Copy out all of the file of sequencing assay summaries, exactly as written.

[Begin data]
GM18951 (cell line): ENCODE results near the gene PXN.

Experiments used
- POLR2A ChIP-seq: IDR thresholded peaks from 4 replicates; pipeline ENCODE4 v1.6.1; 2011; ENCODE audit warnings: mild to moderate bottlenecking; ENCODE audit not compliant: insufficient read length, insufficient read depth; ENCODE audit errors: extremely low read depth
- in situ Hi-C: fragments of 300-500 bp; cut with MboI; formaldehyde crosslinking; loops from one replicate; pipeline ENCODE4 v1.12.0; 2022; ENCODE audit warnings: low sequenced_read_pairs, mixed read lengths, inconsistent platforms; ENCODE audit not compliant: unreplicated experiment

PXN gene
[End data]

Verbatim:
GM18951 (cell line): ENCODE results near the gene PXN.

Experiments used
- POLR2A ChIP-seq: IDR thresholded peaks from 4 replicates; pipeline ENCODE4 v1.6.1; 2011; ENCODE audit warnings: mild to moderate bottlenecking; ENCODE audit not compliant: insufficient read length, insufficient read depth; ENCODE audit errors: extremely low read depth
- in situ Hi-C: fragments of 300-500 bp; cut with MboI; formaldehyde crosslinking; loops from one replicate; pipeline ENCODE4 v1.12.0; 2022; ENCODE audit warnings: low sequenced_read_pairs, mixed read lengths, inconsistent platforms; ENCODE audit not compliant: unreplicated experiment

PXN gene